Sarnath of Varanasi: Buddhist past of India few know about!

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Last Updated on January 4, 2022 by asoulwindow

About Sarnath

Sarnath is a world-famous Buddhist destination in Varanasi in Uttar Pradesh. Sarnath is an international destination where several ancient monuments are venerated even today.

Some of the major attractions and places of interest near Sarnath temple or Sarnath Mandir include monuments such as Dhamek Stupa, Chaukhandi stupa, Sarnath deer park, seated Buddha statue, Ashokan pillar, Sarnath Museum, Mulagandhakuti Vihara, Dharmarajika Stupa and the sacred Bodhi tree.

Why is Sarnath Famous?

Sarnath is world-famous because this is where Gautama Buddha delivered the first major sermon to his first five disciples after gaining enlightenment. Sarnath was also where the original Sangha or the community of monks was formed!

The deer park of Sarnath is as famous as its ancient Stupas and Jain temples. While locals come here for picnic in winters, the Buddhists visit Sarnath for pilgrimage. Not to forget the history buffs who are attracted by the ancient ruins of Sarnath! The peaceful and green environs of Sarnath are a departure from the lively Ghats of Varanasi.

Sarnath is also popular because of so many places you can see here such as the archaeological museum, various Buddha temples, deer parks, Buddhist monasteries, ancient stupas, old ruins, and remnants of grand Jain temples. You will also see a rare sangam or confluence of various faiths such as Hinduism, Jainism and Buddhism in Sarnath. 

Sarnath is one of the 4 most important Buddhist pilgrimage destinations. The others are Lumbini in Nepal where Gautam Buddha was born, Bodh Gaya in Bihar, India where he attained enlightenment and Kushinagar in Uttar Pradesh in North India which marked his death.

First Sermon by Gautam Buddha

Bhagwan Gautam Buddha delivered his first sermon in Varanasi is a known fact. It was in Sarnath where he famously turned the wheel of the world, better known as the Maha Dharma Chakra Parivartan. The ruins of monuments I saw in Sarnath were constructed to commemorate the event eons ago by Mauryan Emperor- Ashoka the great!

Sarnath by night

You must visit Sarnath during night to see it bathed in various beautiful lights.

Sarnath nomenclature

The word Sarnath is a derivative of Saranganath. The literal meaning of Saranganath is the ‘Lord of deer’. The ancient name of Sarnath was Rishipattana. The word Rishipattana means ‘Where the Rishi arrived’

In old times, Sarnath was also known as Mrigadava or the deer park and Isipatana which means the place where holy men fell to Earth!

Who destroyed Sarnath?

Much of Sarnath was destroyed by the Islamic invaders from Turkey.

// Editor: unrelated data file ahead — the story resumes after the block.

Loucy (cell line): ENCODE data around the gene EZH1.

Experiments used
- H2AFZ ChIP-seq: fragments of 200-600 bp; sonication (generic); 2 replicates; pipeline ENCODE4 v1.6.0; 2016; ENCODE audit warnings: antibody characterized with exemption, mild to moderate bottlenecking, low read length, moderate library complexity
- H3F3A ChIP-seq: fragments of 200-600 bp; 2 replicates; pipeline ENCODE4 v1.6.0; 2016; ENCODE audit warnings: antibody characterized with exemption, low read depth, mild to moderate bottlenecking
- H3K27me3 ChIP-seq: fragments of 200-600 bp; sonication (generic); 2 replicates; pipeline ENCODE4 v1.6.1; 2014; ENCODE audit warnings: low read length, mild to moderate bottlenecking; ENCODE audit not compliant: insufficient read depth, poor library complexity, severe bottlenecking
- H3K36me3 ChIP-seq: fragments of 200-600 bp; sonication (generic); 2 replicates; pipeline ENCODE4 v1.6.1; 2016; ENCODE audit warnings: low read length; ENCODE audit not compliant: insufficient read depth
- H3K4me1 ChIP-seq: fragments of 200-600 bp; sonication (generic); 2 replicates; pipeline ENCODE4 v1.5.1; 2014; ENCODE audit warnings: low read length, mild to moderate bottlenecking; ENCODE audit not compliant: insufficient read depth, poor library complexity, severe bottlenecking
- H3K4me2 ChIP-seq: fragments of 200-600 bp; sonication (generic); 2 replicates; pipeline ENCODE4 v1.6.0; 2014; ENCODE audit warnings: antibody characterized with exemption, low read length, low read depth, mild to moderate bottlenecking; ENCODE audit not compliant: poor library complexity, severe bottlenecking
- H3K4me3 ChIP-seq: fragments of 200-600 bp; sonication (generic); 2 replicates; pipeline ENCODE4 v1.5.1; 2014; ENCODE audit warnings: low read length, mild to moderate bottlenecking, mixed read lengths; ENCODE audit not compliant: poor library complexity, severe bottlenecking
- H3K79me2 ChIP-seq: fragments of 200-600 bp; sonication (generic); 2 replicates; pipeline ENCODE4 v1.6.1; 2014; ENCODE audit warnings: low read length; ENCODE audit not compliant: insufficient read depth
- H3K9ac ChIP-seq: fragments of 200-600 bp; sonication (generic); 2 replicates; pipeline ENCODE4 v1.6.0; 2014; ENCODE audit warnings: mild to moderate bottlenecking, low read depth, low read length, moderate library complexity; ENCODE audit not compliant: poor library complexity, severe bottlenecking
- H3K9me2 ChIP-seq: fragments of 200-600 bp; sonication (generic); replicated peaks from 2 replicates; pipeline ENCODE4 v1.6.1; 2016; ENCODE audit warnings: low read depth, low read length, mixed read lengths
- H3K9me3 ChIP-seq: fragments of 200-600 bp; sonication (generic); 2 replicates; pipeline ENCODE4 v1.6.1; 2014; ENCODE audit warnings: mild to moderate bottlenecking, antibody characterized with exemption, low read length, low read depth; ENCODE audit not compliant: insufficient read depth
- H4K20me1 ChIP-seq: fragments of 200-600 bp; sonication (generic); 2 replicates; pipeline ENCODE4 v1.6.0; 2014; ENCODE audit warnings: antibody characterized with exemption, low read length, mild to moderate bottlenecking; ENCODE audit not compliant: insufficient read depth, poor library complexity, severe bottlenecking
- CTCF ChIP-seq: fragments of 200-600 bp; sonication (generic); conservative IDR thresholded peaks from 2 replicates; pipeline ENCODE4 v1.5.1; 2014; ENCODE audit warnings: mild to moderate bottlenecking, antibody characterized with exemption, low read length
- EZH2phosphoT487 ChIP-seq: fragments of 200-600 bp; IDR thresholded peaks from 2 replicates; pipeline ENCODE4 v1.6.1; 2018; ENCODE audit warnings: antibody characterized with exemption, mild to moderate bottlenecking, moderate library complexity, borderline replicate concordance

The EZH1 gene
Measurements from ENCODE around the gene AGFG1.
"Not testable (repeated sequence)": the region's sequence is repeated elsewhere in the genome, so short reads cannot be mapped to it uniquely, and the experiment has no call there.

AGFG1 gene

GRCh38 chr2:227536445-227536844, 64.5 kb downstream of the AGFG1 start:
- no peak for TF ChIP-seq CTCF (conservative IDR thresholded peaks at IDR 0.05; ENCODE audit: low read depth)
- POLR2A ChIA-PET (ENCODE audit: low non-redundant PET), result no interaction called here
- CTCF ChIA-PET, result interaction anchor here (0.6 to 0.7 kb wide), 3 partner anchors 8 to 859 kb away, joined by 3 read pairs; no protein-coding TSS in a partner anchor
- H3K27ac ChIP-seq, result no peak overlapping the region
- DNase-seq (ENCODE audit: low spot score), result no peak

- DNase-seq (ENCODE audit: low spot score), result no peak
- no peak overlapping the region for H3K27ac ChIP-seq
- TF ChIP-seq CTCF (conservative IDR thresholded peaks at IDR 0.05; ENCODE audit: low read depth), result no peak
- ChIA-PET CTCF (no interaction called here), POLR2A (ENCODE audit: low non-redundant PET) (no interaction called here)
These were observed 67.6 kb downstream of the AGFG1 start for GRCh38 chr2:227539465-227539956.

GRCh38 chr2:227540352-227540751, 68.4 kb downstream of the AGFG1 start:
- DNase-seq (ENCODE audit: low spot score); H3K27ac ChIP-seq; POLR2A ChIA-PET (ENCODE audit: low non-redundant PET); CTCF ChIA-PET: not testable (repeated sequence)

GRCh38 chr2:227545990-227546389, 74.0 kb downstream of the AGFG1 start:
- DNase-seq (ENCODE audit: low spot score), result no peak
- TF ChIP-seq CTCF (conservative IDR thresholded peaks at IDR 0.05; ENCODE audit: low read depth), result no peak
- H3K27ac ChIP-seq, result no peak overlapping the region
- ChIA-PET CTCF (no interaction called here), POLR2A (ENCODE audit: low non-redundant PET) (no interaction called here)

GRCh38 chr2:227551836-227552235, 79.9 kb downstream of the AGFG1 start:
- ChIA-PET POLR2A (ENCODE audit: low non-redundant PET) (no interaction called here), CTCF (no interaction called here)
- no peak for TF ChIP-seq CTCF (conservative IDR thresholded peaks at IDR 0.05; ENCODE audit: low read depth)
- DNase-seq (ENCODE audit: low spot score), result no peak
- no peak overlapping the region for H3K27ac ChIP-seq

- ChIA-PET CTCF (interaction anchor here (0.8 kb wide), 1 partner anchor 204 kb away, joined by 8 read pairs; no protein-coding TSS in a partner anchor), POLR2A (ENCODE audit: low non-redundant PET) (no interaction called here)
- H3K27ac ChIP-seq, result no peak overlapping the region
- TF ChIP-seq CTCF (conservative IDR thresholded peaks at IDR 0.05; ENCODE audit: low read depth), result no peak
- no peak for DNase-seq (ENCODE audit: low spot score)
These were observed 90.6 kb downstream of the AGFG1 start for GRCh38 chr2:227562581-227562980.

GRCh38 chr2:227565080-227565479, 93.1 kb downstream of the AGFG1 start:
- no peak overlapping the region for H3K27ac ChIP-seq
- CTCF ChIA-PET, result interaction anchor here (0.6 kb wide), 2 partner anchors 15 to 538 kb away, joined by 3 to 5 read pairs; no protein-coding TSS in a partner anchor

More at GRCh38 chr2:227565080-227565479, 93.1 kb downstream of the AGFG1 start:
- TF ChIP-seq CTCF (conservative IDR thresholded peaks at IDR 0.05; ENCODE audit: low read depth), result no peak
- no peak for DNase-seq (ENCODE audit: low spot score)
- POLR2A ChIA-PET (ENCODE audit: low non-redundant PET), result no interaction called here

My Sarnath Connection

I feel lucky that I was born in the holy city of Varanasi, also known by its ancient name Kashi or Benaras aka Banaras. It is indeed a blessing to take birth in the city which is also the abode of the supreme Hindu God Shiv Bhagwan. My parents had left Varanasi soon after I was born to other cities of Uttar Pradesh such as Kanpur, Prayagraj, Lucknow and Ghaziabad!

I have a strong connection with Varanasi, which is why ever since childhood I keep returning to this ancient city.

I have childhood memories of lingering around the pious ghats of Banaras and going agape mouthed at the ruins of Sarnath. I remember, during childhood, while strolling around the ruin complex of Sarnath, I came across an underground structure.

Fearing it will swallow me, I stayed away. That was when I was not much of a traveler and used to wear my pants till my navel! Not to forget the awkward moustache and a mop of hair that almost hid my eyes!

This comprehensive guide on Sarnath is written based upon my many visits to Sarnath and Varanasi. Being a local native person of the amazing Indian state Uttar Pradesh, I have a unique perspective which many other writers do not!

Sarangnath Temple, Sarnath

You will be surprised to learn that the Buddhist destination Sarnath is christened after the Hindu word Sarangnath which means Lord of the deer. I had no idea about it myself until I paid a visit to Sarnath!

When you are in Sarnath, then you must visit the holy Sarangnath Temple, devoted to Shiv Bhagwan. In fact, this is the only Hindu temple in North India, where you will see two Shivlings within the same Garbhagriha of the temple.  There is an interesting legend behind this in my detailed blog on the temples of Varanasi.

Hindu devotees visit Sarangnath temple in the months of Savan in large numbers in the hope of getting rid of their skin diseases. It is located just 1 kilometer away from the ruins of Sarnath.

Sarnath- International Destination

Some of the best places to see in India are located in Uttar Pradesh. Sarnath is a truly Indian destination that attracts Buddhist pilgrims from not just India but all over the world.

Since some of the greatest religions of the world such as Sanatan Dharm aka Hinduism, Jainism, Sikhism and Buddhism. India, one of the most powerful nations of the world, is a cradle of civilizations since times immemorial.

Since centuries the spiritual and material wealth of India has attracted seekers, travelers, explorers, merchants, spiritual gurus and even Islamic invaders and European invaders. People visit you only when you have something to give. Sarnath is no exception!

I saw many Buddhist monks beautifying the green gardens of Sarnath with their robes, some in orange, some red and some even yellow and maroon. Buddhist Pilgrims pay a visit to Sarnath from different countries from South Asia and South East Asia such as Sri Lanka, Myanmar, Thailand, Korea, Taiwan, Japan and even the predominantly Malaysia and Indonesia.

I saw Buddhist monks silently praying, chanting, meditating or just spending some quiet time on the premises of Sarnath ruin complex. Some even circumambulate around the sacred Dhamek Stupa in the clock wise direction and touch the Stupa.